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◀︎return to newslistB. Ruppe Drugs, Downtown’s oldest pharmacy, left behind an absolutely fascinating archive.

November 5, 2021 – 

We spent a couple hours at the National Hispanic Cultural Center sorting through a century’s worth of papers, photos, and memories from this institution, born in Old Town and raised in Barelas. Here’s what we found.

Just over a year ago, Anna Uremovich, an archivist at the National Hispanic Cultural Center, got a fateful phone call: The remodel crews would arrive at the building formerly home to B. Ruppe Drugs in two days, but before that, would she be interested in carting off the assembled notebooks, cards, thank you notes, photos, clippings, books, magazines, recipes, religious articles, conference badges, legal papers, bank statements, and scraps of poetry that were still lying around on the floors, on tables, or tucked into shoe boxes? 

There was only one possible answer. Uremovich got to work, hauled away something north of 30 boxes, then commenced organizing what is now officially the B. Ruppe Drugs Collection into a rough inventory.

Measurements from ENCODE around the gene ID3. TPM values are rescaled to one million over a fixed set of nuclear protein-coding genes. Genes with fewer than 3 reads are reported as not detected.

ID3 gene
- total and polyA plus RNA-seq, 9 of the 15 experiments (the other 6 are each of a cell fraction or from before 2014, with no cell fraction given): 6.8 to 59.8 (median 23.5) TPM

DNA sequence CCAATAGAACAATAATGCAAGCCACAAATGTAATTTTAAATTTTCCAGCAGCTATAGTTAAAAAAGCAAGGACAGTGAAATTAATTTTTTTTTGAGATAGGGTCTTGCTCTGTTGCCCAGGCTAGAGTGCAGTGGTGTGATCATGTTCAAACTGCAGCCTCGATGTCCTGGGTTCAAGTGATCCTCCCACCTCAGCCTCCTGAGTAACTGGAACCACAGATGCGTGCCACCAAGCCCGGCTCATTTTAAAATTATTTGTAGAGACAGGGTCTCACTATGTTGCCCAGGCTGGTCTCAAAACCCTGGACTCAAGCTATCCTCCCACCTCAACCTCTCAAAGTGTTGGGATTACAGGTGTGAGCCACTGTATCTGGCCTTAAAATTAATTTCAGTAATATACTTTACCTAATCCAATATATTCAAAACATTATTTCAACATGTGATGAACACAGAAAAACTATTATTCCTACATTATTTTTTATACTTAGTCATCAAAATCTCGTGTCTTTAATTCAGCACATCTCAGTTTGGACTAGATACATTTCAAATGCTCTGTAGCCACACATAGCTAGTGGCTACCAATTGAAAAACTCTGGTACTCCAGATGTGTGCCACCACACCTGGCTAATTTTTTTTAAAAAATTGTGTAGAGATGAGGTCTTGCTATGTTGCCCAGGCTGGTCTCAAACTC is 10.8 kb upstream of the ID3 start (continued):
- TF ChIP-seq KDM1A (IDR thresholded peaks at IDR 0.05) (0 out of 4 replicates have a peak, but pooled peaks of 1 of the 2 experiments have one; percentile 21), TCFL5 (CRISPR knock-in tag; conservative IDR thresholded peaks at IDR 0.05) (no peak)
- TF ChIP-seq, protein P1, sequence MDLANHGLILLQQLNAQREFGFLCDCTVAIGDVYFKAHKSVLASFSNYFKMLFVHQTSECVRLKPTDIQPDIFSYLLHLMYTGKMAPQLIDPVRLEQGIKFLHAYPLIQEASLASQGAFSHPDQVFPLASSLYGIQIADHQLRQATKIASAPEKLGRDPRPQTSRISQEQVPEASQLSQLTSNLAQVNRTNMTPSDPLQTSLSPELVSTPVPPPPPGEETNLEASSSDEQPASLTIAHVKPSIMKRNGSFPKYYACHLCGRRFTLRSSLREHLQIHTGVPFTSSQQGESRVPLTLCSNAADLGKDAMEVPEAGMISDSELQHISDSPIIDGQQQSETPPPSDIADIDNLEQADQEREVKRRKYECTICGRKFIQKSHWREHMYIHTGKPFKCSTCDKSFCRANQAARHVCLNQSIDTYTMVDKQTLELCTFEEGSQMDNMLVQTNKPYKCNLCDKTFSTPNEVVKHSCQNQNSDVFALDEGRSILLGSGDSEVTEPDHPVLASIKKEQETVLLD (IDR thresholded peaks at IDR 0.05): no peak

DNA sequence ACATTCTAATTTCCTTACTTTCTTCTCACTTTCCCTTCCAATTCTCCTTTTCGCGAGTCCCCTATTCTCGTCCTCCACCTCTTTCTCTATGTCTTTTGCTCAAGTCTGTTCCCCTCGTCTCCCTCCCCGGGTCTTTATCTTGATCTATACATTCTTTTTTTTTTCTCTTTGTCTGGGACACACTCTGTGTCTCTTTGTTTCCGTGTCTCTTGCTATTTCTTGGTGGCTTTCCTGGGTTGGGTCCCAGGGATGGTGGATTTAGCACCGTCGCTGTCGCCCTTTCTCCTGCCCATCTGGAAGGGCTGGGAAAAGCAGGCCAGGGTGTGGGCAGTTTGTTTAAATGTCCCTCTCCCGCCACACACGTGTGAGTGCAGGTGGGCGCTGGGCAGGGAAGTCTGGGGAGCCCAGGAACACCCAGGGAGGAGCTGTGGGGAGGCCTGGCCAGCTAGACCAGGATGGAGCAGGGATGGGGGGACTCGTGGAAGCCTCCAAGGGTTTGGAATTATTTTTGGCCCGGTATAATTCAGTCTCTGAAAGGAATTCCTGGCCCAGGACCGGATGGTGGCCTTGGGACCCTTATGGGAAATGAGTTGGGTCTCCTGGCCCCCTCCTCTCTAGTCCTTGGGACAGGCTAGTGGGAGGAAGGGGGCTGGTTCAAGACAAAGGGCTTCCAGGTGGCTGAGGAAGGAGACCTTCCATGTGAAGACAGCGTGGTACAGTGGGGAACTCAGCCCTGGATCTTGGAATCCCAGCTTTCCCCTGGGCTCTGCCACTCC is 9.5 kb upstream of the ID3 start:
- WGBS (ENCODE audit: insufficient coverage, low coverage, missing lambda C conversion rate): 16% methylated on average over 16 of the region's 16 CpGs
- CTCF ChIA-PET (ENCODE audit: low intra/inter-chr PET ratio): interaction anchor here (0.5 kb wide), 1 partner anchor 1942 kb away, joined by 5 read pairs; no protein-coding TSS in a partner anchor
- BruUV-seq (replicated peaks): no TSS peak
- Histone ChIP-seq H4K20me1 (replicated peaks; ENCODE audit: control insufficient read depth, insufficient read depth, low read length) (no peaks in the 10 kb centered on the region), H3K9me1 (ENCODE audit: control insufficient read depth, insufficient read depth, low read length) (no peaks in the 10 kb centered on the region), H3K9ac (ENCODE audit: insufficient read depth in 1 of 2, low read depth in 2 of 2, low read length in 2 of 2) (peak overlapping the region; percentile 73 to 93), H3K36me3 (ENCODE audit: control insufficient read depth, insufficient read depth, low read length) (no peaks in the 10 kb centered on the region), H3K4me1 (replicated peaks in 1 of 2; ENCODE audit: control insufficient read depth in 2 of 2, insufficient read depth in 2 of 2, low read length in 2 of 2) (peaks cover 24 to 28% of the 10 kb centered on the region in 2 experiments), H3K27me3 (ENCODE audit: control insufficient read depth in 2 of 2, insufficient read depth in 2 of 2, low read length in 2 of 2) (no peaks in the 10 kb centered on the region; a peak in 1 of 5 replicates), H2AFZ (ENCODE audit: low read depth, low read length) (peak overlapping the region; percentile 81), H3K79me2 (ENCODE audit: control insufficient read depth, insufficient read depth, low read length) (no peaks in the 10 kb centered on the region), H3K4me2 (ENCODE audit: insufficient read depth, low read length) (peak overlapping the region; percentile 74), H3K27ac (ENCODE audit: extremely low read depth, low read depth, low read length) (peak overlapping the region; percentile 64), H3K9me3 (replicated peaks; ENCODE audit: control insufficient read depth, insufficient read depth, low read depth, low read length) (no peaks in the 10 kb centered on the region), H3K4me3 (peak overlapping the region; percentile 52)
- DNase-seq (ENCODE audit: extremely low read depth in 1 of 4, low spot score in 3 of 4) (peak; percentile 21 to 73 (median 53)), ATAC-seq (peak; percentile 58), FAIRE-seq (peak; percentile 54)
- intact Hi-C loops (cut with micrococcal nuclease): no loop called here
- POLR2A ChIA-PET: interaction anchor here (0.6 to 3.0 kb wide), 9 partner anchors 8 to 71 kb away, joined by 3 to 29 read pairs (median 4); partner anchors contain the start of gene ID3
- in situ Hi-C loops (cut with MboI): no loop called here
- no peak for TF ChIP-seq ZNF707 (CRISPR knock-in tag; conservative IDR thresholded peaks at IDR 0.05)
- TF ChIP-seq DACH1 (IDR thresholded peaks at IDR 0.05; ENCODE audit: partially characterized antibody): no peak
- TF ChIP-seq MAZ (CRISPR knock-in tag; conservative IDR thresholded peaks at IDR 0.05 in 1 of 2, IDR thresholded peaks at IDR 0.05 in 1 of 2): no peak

You wouldn’t expect a neighborhood drug store to have such a fascinating history, but there it is in black and white – documents going back at least 110 of its nearly 140 year history.  

Bernard Ruppe showed up in Old Town not long after the railroad arrived in 1880, though despite that technological advance, he arrived on a burro. According to a historical white paper of unknown authorship tucked into collection, the German-American soon found work with a local druggist whom he eventually bought out, opening his very own shop on Old Town Plaza in 1883. He was a prominent Elk and served in the Spanish American War, World War One, and with the expedition that chased Pancho Villa southward in retaliation for his 1916 attack on Columbus. 


Skip ahead to the mid-1980s, and B. Ruppe Drugs had move to 4th in Barelas. It’s proprietors were Tom Sanchez and his sister-in-law, Maclovia Zamora. Their shop was that rare place where western and traditional medicine co-exist (peacefully, so far as we know). You could bring your M.D.’s prescription there and they took insurance, but Zamora was also a curandera and would happily talk through your options for herbal remedies, tinctures, teas, and whatever else customers needed. 

Over the years, Zamora became something of a rock star figure. People visited from all over to ask for advice. She was recognized by the Smithsonian. And she’s now memorialized in a mural on the side of the B. Ruppe building at 4th and Hazledine. Few pharmacists can say the same. 


These days, the building is getting a new lease on life under its new owner, the nonprofit organization Homewise, which is hosting an open house tomorrow evening. And just a few weeks ago, Uremovich finished that inventory and opened the archives up to researchers. DAN, naturally, was first in line. Here’s what we found…

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